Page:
This hole will allow you to stick your lens through the opening to take photographs.

Step 5

diy-05 copy

You’ll want to measure the width of the lens before you begin cutting. You’ll want to make sure the opening will be big enough for your use.

Once you have the width, stick your scissors through the hole and cut an “X” into the fabric.

If you want to tape the edges of the cut, feel free to do so (I have not done this with mine). You’ll learn the method for this in the next steps.

Step 6

diy-06 copy

Take a piece of tape long enough for one of the sides and lay half of it on the front and fold the other half to the back. Make sure you don’t cover the suction cups.

Run your finger along the tape on both sides to smooth out the surface. Use your X-Acto knife to cut the excess tape from the edges.

The first time I made this I used masking tape, for the tutorial I used duct tape. Feel free to use whatever tape you feel appropriate.

Step 7

diy-07 copy

Apply tape to all sides and make sure to cut off the extra tape from the edges. Depending on how wide your tape is, you’ll mostly cover the safety pins.

Take a little extra tape and cover the edges.

Step 8

diy-08 copy

The final product should be small enough to fit easily into your camera bag, back pocket, coat, or whatever else you carry with you when you are taking photos.

Step 9

diy-09 copy

That’s it! You’re done! Depending on which tape you use, the overall product may be a little stiff. Fold, bend, and manipulate the fabric a bit to loosen it up.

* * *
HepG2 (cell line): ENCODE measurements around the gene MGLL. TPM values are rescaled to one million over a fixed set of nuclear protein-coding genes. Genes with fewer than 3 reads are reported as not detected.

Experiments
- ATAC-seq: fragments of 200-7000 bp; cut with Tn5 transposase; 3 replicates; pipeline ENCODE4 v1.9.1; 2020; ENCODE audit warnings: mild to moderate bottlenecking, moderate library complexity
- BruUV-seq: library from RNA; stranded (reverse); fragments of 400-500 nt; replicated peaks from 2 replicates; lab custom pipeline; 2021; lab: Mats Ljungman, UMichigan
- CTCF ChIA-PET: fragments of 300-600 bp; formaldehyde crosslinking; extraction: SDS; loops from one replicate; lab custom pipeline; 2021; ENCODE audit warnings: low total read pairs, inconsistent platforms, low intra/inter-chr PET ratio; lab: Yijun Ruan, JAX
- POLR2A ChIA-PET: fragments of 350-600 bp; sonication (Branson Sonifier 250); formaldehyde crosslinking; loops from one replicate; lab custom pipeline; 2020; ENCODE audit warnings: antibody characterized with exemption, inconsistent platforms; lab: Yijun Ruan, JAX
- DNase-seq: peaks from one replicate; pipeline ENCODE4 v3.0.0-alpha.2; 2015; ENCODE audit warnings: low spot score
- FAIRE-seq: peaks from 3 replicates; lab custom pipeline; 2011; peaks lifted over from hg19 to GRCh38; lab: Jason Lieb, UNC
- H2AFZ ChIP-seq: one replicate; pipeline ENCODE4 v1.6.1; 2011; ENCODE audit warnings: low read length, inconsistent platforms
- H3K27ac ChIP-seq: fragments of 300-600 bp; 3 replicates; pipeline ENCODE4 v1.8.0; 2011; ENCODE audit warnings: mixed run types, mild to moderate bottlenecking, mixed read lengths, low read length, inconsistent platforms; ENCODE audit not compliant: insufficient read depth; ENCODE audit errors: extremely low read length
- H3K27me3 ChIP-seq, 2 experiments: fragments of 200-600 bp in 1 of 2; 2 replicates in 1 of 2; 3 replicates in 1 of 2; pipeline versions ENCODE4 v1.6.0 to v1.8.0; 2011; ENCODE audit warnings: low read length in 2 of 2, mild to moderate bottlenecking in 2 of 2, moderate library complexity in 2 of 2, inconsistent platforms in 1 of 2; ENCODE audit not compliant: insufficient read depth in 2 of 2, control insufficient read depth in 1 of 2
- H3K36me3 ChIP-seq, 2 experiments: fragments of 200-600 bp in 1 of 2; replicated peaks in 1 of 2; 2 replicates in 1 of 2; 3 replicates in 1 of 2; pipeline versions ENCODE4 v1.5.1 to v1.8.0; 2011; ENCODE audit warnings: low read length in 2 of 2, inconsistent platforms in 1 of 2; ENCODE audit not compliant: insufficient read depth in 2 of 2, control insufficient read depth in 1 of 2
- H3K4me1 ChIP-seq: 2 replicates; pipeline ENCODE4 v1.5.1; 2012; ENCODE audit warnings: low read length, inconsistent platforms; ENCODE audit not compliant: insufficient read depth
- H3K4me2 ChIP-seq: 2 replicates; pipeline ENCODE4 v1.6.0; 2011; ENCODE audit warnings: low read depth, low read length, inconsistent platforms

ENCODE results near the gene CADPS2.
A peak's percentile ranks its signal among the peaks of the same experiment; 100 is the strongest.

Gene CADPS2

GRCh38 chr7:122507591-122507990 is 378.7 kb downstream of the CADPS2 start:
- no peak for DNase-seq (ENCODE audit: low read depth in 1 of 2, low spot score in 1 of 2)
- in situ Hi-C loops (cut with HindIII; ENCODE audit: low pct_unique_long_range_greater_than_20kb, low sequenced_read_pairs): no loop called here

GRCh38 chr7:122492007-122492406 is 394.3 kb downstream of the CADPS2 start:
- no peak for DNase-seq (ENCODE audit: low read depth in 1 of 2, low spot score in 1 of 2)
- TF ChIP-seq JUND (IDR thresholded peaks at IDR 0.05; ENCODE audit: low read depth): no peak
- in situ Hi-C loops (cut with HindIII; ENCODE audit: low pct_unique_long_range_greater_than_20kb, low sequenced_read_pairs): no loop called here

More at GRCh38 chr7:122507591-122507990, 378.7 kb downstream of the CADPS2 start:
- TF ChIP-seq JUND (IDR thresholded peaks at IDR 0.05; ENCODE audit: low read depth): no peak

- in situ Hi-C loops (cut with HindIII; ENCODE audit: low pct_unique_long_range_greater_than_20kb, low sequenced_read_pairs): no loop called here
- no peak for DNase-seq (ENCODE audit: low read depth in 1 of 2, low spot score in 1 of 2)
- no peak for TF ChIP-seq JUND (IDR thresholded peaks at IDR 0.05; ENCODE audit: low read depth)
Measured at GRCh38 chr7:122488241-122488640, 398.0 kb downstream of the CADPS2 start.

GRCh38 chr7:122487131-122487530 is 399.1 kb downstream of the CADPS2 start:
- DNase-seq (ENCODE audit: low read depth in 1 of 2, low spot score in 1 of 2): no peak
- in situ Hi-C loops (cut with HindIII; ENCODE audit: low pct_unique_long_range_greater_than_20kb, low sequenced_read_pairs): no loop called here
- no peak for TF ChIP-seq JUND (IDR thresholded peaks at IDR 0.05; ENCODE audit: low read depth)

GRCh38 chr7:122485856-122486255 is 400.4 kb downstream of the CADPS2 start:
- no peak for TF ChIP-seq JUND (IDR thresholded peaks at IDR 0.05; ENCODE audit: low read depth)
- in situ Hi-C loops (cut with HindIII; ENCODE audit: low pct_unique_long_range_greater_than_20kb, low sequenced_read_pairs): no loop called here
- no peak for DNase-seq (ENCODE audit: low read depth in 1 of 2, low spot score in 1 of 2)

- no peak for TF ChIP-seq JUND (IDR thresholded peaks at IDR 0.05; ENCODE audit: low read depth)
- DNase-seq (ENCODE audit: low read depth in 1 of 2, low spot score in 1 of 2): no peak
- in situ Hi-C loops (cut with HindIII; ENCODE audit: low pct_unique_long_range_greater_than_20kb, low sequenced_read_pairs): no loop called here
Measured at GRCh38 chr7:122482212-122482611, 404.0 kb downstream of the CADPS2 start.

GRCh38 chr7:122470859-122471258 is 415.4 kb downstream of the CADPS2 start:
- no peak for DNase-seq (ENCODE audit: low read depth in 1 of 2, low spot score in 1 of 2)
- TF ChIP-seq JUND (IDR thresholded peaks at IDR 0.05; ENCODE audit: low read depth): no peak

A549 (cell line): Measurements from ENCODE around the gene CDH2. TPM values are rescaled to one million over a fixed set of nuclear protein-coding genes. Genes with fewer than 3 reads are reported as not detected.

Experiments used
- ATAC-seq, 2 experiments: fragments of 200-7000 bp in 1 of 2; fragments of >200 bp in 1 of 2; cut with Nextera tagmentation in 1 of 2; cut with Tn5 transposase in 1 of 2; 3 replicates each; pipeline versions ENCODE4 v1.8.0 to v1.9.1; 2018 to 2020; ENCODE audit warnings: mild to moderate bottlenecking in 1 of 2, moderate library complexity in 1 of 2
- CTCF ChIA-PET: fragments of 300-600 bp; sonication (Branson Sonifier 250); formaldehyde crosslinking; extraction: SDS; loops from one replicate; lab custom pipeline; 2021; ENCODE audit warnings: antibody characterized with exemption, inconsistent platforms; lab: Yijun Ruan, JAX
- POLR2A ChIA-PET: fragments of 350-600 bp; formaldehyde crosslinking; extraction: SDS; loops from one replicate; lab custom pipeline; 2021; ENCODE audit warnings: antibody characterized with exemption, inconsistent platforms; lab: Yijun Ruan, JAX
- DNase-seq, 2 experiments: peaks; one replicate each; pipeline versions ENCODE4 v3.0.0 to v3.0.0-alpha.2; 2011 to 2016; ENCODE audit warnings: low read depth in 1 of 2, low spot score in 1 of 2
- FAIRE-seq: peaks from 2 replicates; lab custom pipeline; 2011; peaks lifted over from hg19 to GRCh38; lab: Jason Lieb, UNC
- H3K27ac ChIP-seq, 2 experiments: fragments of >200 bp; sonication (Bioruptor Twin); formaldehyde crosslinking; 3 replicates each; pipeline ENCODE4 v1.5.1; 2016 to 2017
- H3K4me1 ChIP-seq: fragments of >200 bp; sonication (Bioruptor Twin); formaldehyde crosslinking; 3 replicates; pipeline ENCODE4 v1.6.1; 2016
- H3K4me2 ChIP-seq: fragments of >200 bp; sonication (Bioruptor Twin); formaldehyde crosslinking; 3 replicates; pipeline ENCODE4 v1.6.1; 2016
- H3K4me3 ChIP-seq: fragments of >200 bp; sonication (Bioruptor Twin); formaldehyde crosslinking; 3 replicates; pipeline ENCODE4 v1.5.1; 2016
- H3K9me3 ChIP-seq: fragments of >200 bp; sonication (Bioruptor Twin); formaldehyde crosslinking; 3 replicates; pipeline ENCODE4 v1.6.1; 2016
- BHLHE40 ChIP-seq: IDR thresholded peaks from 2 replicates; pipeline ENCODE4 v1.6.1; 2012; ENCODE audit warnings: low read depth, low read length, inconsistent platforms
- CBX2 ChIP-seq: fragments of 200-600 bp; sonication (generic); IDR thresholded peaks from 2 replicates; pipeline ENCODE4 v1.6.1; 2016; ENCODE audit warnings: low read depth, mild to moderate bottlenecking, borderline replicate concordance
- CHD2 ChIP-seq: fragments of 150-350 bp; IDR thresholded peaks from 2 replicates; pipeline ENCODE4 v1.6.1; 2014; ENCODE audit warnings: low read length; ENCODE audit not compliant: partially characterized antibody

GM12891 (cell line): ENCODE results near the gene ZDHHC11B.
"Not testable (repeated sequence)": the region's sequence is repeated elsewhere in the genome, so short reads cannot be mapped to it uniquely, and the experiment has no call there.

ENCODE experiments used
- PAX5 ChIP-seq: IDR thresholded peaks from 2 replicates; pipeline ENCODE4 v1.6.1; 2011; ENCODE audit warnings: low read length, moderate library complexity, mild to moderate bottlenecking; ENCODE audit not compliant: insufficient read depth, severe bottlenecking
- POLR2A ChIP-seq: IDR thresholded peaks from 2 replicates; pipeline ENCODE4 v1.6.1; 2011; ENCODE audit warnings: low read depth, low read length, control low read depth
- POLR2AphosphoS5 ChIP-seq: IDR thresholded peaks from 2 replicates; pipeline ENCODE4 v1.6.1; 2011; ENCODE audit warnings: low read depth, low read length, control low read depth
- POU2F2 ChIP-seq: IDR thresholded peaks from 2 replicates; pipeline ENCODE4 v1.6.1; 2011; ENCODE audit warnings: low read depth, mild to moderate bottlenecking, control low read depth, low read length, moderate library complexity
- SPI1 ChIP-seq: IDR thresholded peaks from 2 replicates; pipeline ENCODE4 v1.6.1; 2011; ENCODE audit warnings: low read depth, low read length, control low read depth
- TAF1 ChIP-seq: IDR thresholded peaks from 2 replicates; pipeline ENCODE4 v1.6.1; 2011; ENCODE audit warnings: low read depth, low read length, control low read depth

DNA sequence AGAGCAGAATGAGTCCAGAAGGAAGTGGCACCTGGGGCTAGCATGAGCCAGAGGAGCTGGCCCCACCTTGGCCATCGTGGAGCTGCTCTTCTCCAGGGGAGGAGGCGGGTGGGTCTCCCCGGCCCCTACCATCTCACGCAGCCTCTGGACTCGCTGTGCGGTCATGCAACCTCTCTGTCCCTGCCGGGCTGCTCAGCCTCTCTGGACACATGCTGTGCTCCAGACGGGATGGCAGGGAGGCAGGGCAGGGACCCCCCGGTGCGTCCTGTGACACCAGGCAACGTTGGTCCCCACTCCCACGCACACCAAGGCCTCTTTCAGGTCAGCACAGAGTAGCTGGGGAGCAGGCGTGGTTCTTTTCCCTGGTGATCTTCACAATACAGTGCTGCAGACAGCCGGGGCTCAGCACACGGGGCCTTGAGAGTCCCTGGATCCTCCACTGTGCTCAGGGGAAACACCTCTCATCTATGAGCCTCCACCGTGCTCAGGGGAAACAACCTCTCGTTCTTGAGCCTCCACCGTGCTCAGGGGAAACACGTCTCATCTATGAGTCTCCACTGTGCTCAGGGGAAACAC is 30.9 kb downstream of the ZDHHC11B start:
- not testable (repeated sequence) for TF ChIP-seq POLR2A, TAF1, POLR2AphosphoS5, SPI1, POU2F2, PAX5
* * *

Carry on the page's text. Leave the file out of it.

Examples and Tips

Here are a few easy tips to remember when taking photographs through glass. There is one situation where Flect is not 100% effective and it is mentioned below.

Before and After Comparison


Tip #1: Here’s a side-by-side comparison. Download the full-res before and the full-res after shots to really understand how much reflection is being eliminated.

Tip #2: This photo was taken at a slight angle and the reflections were eliminated. Pay attention to Tip #7 when shooting at extreme angles.

Example 1

e-02 copy

Tip #3: If you are taking photos from a moving vehicle, objects closer to the camera will have a bit of motion blur. You can fix this by shooting with a faster shutter speed or by shooting scenes farther away.

Tip #4: A wide lens and a dirty window could create difficult shooting situations. I was able to avoid this problem with this photo by shooting with a 35mm lens on a cropped-sensor body.

Tip #5: Almost all of my shots are made with small prime lenses. Shooting with a giant zoom lens may involve a bit more work.